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Old 09-13-2012  
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Default Understanding Cesarean Section Rates

According to the World Health Organization (WHO), optimal rates for C-sections is between 5 and 10%, which offers the best outcome for both mothers and children. They found that rates higher than 15% do more harm than good. In 1965, the first year the national cesarean section rates were monitored, this rate was at 4.5%. Today, a growing number of healthy, low-risk women are choosing to have an C-section. In 2010, the cesarean section rate was at 32.8%.

Why are Cesarean Section Rates so High?
Many people believe the rate is so high because more women are choosing C-sections with no medical need, because the number of women genuinely requiring a C-section is rising and liability pressures from doctors and hospitals is making this number go up. Still, these factors don’t seem to account for the increase in the rate since 1996. Here’s a look at the many reasons for high cesarean section rates in the United States.

Reasons for High Cesarean Section Rates
  • Failure to encourage a woman’s ability to give birth naturally. The use of manually moving breech babies to a heads-first position can reduce the likelihood of a C-section, as well as physiologic labor support, mid-wife support and doula care. More C-sections could be avoided by adopting these practices.
  • Side effects of labor intervention. Labor induction, which is often used among first-time moms when their cervix is not open and soft, greatly contributes to the likelihood of a C-section. Early epidurals, continuous electronic monitoring and epidural analgesia all contribute to a C-section after perceived fetal distress.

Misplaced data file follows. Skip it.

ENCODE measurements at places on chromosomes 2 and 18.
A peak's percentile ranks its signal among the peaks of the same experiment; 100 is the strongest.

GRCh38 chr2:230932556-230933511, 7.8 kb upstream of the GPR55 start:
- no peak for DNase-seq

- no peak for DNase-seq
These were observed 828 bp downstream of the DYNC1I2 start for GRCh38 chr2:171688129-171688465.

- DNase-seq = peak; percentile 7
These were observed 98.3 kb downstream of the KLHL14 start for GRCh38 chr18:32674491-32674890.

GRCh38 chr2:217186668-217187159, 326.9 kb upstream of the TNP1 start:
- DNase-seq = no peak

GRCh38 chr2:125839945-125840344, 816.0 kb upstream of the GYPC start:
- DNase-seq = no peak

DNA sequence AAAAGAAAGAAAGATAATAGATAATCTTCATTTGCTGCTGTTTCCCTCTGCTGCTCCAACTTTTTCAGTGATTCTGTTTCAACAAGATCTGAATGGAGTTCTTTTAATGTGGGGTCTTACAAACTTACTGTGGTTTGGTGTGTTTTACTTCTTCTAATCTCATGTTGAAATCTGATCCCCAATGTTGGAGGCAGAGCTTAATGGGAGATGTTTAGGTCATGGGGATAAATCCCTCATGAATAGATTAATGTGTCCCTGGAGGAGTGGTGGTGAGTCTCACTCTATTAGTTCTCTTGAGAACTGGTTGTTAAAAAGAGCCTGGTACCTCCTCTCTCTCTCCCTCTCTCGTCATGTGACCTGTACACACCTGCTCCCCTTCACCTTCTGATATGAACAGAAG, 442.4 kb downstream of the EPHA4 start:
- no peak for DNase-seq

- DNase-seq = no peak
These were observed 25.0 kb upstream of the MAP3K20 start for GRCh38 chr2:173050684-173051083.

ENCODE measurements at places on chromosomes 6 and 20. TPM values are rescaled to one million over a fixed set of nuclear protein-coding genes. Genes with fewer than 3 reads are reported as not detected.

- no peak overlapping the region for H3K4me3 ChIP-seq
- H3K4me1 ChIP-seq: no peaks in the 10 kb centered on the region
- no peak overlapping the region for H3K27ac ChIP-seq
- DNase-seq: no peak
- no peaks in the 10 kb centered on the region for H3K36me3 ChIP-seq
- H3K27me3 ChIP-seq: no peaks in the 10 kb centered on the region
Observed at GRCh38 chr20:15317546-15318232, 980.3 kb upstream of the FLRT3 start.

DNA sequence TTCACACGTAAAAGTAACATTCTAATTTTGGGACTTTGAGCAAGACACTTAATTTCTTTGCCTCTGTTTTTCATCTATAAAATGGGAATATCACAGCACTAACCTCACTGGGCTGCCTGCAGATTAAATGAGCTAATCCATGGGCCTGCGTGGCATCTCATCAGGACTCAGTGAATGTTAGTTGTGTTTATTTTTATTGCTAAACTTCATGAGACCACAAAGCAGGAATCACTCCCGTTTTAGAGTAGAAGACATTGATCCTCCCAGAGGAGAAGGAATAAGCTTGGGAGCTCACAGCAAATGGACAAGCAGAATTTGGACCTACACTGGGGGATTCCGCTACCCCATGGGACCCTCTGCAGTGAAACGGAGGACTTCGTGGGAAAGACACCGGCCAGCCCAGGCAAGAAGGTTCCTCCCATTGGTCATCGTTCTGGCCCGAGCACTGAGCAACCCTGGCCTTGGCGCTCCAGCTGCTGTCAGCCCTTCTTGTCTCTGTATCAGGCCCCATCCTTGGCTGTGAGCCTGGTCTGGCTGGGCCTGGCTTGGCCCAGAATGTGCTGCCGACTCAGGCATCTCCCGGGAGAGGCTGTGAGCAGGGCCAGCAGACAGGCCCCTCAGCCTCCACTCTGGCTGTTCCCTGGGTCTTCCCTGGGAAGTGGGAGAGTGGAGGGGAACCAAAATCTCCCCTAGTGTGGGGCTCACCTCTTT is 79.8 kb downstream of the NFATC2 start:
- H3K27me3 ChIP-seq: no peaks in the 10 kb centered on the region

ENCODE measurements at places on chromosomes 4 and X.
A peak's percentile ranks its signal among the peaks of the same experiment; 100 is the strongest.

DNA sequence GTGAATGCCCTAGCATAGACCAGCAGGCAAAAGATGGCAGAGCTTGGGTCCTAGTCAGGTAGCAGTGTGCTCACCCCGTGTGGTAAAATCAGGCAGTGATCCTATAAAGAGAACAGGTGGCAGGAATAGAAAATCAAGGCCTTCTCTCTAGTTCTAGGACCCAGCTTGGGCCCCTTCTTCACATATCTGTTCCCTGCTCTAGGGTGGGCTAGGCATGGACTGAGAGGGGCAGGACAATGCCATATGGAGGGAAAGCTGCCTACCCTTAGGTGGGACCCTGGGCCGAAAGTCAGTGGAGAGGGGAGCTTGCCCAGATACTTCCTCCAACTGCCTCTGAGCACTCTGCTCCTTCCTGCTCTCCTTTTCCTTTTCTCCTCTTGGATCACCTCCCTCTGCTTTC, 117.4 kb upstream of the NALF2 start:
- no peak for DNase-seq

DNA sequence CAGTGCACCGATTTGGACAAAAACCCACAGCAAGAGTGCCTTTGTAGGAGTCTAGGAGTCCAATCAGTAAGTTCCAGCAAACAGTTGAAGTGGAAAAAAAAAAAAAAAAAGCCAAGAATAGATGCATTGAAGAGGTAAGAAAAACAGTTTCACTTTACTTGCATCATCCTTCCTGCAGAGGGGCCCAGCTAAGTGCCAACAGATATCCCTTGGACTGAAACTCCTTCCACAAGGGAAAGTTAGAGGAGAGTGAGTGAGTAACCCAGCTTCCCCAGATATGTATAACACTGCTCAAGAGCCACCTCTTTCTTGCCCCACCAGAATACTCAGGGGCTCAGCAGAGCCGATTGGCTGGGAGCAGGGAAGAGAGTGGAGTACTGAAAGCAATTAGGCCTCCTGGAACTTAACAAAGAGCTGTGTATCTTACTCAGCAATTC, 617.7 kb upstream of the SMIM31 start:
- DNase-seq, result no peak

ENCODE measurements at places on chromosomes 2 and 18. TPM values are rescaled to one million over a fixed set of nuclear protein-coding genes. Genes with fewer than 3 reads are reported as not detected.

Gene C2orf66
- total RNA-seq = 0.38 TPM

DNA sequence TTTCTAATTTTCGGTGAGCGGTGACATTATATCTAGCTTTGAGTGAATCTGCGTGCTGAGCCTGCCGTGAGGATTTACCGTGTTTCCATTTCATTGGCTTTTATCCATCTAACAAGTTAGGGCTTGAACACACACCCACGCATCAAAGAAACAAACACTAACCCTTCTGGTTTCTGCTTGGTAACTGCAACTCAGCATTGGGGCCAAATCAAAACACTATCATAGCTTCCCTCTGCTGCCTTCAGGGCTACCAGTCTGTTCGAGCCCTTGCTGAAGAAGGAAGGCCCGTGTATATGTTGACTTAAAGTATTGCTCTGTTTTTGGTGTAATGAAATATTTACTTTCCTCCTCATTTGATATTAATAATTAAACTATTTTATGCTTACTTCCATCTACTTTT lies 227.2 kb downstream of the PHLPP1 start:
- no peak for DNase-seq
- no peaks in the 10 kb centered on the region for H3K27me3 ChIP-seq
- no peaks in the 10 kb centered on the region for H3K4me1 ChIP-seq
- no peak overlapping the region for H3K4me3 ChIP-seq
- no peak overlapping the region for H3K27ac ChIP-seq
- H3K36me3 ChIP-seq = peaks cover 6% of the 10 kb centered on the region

• No informed choice for vaginal birth. Many hospitals and doctors also refuse to give informed choice of vaginal birth to women with certain conditions, including women who have had a previous C-section or a baby in a breech position.
  • Casual views of surgery. Americans have also come to view surgery casually, even when it isn’t necessary. Cesarean section rates vary around the country, which shows a difference in practice, not need of mothers.
  • Limited knowledge of risks. Like any major surgery, a C-section carries a wide range of risks to both mother and child. These risks include infection, blood clots, emergency hysterectomies, intense pain and long recovery. Babies born by C-section may also have difficulty breastfeeding, breathing issues, surgical cuts and asthma.
  • Incentive toward efficient practices. Many doctors are also forced to choose C-sections because it’s a more efficient choice under most health care insurance plans.
 
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